Grand Forks' masonic center opens doors of 'secret' society
It may come as a disappointment to some that there are no subterranean pens holding goats to be offered in ritualistic sacrifice. No torture chambers for intruders or revealers of secrets. No dragons.
But in the cavernous dark of the Grand Forks Masonic Center, the book is still open on ghosts.
"Some specialists came in here and set up their cameras once," said Carol Martell, the office manager. "They said there are a couple of hot spots, whatever what means.
"And the delivery man, when he brings us something, he always runs out of the building."
For the imaginative and the mystically minded, there are ceremonial sabers and a brass gong, plush altars and tall embroidered chairs for costumed potentates. An expansive auditorium boasts a wraparound balcony and a stage outfitted with drop-in sets of late-medieval and Renaissance background scenery. Formal lodge rooms, named the red and the blue and so appointed, are lined by Doric and Ionic columns.
A stroll through the many-chambered Masonic Center at South Fourth Street and Bruce Avenue is like a wandering through time, tradition, ritual and secrecy, with enough old lamps, artwork, leather chairs and tables of burnished wood to fill several antique shops.
You can take the tour Saturday night, when the Shriners open their century-old fortress to the public and explain -- up to a point -- what it means to be a Mason and a Shriner.
You don't have to know the secret handshake.
The objective is to bolster membership in the fraternal organization, Shriner Bill Steckler said, although he notes that Masonry is holding its own regionally and bucking a national trend toward dwindling membership. A banner hangs in the center's entrance, in fact, boasting of 12 straight years of membership growth.
"We're not having an event because we're struggling," Steckler said. "We're having an event to stay healthy. Every organization needs to do that at times."
And while holding steady and even growing in numbers, the membership is aging, he said, a challenge facing many other fraternal organizations and service clubs.
The Masons share their grand building with several other societies, including DeMolay and the Order of the Eastern Star. They also rent it out for weddings, receptions and other private gatherings, and the auditorium has been used for plays and musical performances.
A big socializing room features a bar, a spacious wood dance floor and a well-appointed kitchen.
Not all Masons are Shriners, but one must be a Mason to become a Shriner, whose fez-wearing members are known for their participation in parades and hosting of the annual Shrine Circus, which raises money to maintain the Masonic Center and to support the Twin Cities Shriners Hospital in Minneapolis.
Just more than 1,200 Shriners, hailing from Bemidji, Minn., to Williston, N.D. but mostly in the Grand Forks area, count the Grand Forks Masonic Center as home.
Of approximately 5 million Masons worldwide, about 3 million are in the United States, according to local officers, with about 3,000 in North Dakota.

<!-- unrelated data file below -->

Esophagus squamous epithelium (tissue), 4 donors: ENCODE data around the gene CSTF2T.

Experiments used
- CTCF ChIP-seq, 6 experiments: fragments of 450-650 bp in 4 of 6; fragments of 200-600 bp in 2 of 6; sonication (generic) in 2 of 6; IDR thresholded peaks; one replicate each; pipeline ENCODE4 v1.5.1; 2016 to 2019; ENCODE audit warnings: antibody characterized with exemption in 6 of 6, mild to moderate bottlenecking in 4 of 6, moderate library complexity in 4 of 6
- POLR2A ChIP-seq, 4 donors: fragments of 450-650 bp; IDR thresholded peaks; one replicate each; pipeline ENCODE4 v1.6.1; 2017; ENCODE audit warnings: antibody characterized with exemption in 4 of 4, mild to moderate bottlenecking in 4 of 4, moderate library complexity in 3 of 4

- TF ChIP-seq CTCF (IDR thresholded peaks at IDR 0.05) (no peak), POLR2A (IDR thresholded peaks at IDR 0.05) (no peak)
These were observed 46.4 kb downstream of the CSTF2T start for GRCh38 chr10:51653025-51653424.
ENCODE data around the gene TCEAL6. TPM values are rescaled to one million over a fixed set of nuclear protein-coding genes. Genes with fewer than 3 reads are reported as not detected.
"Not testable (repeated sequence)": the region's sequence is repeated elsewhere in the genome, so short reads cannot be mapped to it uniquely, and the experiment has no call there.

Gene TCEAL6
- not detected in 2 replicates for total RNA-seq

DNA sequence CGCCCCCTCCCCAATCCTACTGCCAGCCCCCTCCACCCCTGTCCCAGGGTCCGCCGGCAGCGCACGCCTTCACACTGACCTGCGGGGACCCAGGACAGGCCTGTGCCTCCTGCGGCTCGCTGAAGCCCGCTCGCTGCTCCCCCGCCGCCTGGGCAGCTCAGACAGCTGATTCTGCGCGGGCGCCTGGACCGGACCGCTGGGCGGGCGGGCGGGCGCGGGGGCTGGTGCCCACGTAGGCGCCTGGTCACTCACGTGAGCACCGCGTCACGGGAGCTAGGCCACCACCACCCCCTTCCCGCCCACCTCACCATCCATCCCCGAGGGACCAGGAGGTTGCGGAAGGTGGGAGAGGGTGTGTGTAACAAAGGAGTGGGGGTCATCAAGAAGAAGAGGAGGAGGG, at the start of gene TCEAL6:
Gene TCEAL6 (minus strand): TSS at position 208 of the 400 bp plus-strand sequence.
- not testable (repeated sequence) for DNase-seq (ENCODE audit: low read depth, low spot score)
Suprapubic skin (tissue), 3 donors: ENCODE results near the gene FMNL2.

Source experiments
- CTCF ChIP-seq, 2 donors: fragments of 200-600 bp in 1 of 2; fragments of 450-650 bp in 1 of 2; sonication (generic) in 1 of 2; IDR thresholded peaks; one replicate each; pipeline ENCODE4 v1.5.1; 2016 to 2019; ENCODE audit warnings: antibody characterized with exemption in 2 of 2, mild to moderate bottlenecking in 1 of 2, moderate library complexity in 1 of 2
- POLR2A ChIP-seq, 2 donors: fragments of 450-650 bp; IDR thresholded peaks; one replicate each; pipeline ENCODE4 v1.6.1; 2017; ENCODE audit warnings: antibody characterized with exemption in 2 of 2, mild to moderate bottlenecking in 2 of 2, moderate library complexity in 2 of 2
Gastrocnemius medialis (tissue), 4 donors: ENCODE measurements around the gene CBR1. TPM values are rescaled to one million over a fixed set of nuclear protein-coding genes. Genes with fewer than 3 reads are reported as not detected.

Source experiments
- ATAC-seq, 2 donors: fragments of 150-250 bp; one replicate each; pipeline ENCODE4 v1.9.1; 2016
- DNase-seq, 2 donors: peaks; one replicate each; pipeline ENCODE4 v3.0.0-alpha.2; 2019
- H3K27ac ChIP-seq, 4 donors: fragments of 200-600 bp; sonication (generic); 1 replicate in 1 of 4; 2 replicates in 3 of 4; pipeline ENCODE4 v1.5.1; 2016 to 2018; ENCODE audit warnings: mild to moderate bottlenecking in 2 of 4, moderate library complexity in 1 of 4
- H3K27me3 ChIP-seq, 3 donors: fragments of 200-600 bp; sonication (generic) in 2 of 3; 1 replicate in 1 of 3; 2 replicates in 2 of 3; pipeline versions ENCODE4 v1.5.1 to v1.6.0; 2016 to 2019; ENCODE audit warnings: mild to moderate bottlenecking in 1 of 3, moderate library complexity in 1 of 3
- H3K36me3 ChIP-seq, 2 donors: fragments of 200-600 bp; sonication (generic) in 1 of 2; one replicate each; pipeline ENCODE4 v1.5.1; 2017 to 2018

Freemasonry grew from obscure origins in Europe centuries ago, probably from stonemasons' guilds of the late Middle Ages. Many of the symbols used in Masonic ritual reflect those origins, as do greetings used by Masons to identify each other. Centuries ago, traveling stonemasons used handshakes to indicate their craft level and what they should be paid.
"It was like having a union card," Steckler said.
The society became popular in colonial America, and members at the time of the Revolution included Benjamin Franklin, John Hancock and George Washington, one of at least 14 presidents who were Masons. Mozart was a freemason. So was John Wayne.
Freemasonry came to Grand Forks in the 1870s and '80s. The Grand Forks Masonic Center was built in 1913 and often was called the Kem Temple, but not so much today. "We're trying to get away from 'temple' because people associate it with religion," Steckler said.
The only requirement for membership "is that you believe in a supreme being," he said. "That said, once you become a Mason there is no mention of religion or politics when you're here. It isn't allowed."
In the past masters room, portraits of "worshipful masters" dating to H.T. Caswell in 1880 line the walls. The room also features a large portrait of Washington in Masonic regalia.
It is an all-male society, though Steckler said that women -- wives -- play an increasingly important role in Masonic activities. He said he expects and hopes that women will be admitted as members in the near future.
Freemasonry has a long history of segregated membership, as well, with separate lodges for black Masons. But Steckler said that, too, is changing, and his Malta Lodge -- one of four in the Grand Forks area -- has welcomed several black members in the past few years.
"It used to be a rich group that ran here, mostly business owners," he said. "But there are fewer local business owners now, so we are more working class and professional."
When people raise questions about it being a "secret society," members are likely to respond that they are more a society with a few secrets. "And most of those are on theIinternet," he said.
"What I like about the group is the tightness of it, and how quickly we come together for each other and for other people," he said. "That's why it appeals to a lot of people with a background in the military or fraternities. They appreciate that strong bond."
Reach Haga at (701) 780-1102; (800) 477-6572, ext. 102; or send email to email@example.com.